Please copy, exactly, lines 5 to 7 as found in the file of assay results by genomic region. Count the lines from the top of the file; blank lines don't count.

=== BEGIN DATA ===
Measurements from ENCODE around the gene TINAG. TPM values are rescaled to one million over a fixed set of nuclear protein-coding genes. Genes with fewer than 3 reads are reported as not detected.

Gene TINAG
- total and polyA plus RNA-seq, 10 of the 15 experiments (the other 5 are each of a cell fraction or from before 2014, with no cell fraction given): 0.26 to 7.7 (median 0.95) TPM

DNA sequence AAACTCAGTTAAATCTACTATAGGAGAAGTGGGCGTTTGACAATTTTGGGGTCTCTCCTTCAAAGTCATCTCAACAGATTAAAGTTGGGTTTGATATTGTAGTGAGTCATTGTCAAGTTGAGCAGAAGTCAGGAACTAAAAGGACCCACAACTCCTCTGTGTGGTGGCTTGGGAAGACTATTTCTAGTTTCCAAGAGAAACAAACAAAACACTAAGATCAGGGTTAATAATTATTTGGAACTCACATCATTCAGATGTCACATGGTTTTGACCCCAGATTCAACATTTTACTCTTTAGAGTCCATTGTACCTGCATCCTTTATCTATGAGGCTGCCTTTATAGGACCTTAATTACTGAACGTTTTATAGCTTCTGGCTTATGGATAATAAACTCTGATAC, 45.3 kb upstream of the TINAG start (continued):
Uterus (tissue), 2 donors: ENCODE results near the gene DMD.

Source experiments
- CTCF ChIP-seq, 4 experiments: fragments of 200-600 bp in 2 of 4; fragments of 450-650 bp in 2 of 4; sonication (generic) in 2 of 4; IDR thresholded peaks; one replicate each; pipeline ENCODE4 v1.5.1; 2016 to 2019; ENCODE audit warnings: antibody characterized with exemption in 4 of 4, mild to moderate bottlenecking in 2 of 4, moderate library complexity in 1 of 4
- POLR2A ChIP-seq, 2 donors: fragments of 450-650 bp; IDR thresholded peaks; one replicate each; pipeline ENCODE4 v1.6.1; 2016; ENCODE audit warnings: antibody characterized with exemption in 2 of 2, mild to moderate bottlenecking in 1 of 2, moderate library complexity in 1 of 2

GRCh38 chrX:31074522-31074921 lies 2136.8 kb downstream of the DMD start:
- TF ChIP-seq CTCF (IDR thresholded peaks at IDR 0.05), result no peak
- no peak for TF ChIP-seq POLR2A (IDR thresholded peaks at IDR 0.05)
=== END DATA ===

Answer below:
Uterus (tissue), 2 donors: ENCODE results near the gene DMD.

Source experiments
- CTCF ChIP-seq, 4 experiments: fragments of 200-600 bp in 2 of 4; fragments of 450-650 bp in 2 of 4; sonication (generic) in 2 of 4; IDR thresholded peaks; one replicate each; pipeline ENCODE4 v1.5.1; 2016 to 2019; ENCODE audit warnings: antibody characterized with exemption in 4 of 4, mild to moderate bottlenecking in 2 of 4, moderate library complexity in 1 of 4